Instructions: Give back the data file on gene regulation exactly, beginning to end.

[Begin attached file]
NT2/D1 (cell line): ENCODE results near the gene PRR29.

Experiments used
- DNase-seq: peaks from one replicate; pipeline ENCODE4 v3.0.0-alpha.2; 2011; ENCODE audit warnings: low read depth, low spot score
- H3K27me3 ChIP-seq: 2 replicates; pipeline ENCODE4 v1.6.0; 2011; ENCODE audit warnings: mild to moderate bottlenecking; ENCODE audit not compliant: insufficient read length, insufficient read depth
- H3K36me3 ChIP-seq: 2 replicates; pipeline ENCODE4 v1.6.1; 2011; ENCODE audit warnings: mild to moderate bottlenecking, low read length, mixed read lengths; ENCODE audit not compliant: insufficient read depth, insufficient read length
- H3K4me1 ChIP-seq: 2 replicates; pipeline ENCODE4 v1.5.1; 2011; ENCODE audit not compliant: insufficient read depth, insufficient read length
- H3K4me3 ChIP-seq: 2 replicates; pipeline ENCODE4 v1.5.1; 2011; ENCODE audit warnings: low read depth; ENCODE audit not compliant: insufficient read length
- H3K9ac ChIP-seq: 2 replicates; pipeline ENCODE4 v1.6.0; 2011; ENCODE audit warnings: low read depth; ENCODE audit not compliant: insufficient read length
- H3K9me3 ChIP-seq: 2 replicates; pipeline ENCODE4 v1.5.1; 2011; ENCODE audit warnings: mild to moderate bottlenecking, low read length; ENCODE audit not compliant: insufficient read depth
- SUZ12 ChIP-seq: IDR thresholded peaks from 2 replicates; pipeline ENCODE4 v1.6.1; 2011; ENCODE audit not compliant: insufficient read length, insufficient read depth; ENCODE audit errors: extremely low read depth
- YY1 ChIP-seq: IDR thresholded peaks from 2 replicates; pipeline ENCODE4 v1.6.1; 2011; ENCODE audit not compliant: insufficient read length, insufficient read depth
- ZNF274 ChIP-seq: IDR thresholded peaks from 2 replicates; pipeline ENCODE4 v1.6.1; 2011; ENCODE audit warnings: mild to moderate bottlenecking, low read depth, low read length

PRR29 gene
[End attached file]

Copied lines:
NT2/D1 (cell line): ENCODE results near the gene PRR29.

Experiments used
- DNase-seq: peaks from one replicate; pipeline ENCODE4 v3.0.0-alpha.2; 2011; ENCODE audit warnings: low read depth, low spot score
- H3K27me3 ChIP-seq: 2 replicates; pipeline ENCODE4 v1.6.0; 2011; ENCODE audit warnings: mild to moderate bottlenecking; ENCODE audit not compliant: insufficient read length, insufficient read depth
- H3K36me3 ChIP-seq: 2 replicates; pipeline ENCODE4 v1.6.1; 2011; ENCODE audit warnings: mild to moderate bottlenecking, low read length, mixed read lengths; ENCODE audit not compliant: insufficient read depth, insufficient read length
- H3K4me1 ChIP-seq: 2 replicates; pipeline ENCODE4 v1.5.1; 2011; ENCODE audit not compliant: insufficient read depth, insufficient read length
- H3K4me3 ChIP-seq: 2 replicates; pipeline ENCODE4 v1.5.1; 2011; ENCODE audit warnings: low read depth; ENCODE audit not compliant: insufficient read length
- H3K9ac ChIP-seq: 2 replicates; pipeline ENCODE4 v1.6.0; 2011; ENCODE audit warnings: low read depth; ENCODE audit not compliant: insufficient read length
- H3K9me3 ChIP-seq: 2 replicates; pipeline ENCODE4 v1.5.1; 2011; ENCODE audit warnings: mild to moderate bottlenecking, low read length; ENCODE audit not compliant: insufficient read depth
- SUZ12 ChIP-seq: IDR thresholded peaks from 2 replicates; pipeline ENCODE4 v1.6.1; 2011; ENCODE audit not compliant: insufficient read length, insufficient read depth; ENCODE audit errors: extremely low read depth
- YY1 ChIP-seq: IDR thresholded peaks from 2 replicates; pipeline ENCODE4 v1.6.1; 2011; ENCODE audit not compliant: insufficient read length, insufficient read depth
- ZNF274 ChIP-seq: IDR thresholded peaks from 2 replicates; pipeline ENCODE4 v1.6.1; 2011; ENCODE audit warnings: mild to moderate bottlenecking, low read depth, low read length

PRR29 gene